Yes indeed, this Friday (20 January 2006) it was exactly 4 years ago since Pentagon released the now well-known photographs of Guantanamo detainees in their orange outfits, kneeling and being subjected to deprivation and degradation.
The publication of these photographs generated global outrage and fierce debates concerning, among other things, the status of international human rights in the ‘war on terror’.
Given the prominence of current debates about the rights of Guantanamo detainees and about the circumvention of international legal frameworks prohibiting Torture it is hard to believe that it has now been 4 years and 4 days since similar debates first began.
However, these suspicions and doubt are fairly easy to confront – one needs only search the web for a second to find this story in the headlines on 20 January 2002.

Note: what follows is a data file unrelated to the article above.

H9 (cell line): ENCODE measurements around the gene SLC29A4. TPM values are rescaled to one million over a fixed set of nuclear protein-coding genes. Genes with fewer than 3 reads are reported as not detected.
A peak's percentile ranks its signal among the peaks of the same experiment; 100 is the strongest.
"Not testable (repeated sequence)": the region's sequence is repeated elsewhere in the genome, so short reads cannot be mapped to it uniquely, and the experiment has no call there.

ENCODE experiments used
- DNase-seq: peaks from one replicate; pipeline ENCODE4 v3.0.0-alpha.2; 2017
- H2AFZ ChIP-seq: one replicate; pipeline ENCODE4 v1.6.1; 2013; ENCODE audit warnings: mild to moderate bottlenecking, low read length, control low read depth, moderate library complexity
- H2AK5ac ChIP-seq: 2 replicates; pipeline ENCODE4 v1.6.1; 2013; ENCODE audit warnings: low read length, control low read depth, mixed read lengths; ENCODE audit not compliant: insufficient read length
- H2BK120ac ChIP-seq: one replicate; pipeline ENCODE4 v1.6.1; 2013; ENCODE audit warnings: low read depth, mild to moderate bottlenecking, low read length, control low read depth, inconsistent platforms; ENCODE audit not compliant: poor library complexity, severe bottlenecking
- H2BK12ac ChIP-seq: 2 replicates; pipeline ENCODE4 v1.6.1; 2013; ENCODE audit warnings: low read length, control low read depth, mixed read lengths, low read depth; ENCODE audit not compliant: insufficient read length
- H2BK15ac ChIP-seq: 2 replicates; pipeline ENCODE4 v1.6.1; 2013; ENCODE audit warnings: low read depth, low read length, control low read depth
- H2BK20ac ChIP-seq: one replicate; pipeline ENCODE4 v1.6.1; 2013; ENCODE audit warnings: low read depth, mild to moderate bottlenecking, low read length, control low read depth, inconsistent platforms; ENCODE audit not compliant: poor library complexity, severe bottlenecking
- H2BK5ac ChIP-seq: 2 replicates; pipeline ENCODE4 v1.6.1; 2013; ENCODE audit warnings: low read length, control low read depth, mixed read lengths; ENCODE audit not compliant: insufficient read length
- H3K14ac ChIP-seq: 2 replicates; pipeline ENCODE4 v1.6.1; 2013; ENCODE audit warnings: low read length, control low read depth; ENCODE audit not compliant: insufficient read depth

Another question, which it is much less easy to confront, is the issue of what this signifies?
I don’t intend to answer this question but simply to suggest that it is a sign that we have not really moved very far in these four years nevertheless seem too hasty given recent disclosures of new dimensions of the ‘war on terror’ secrecy, namely the debates about the alleged complicity of European governments.
So this fourth anniversary generates a number of questions one of which is why it is so hard to believe that the now famous Camp X-Ray photographs and the outrage they sparked are really four years old?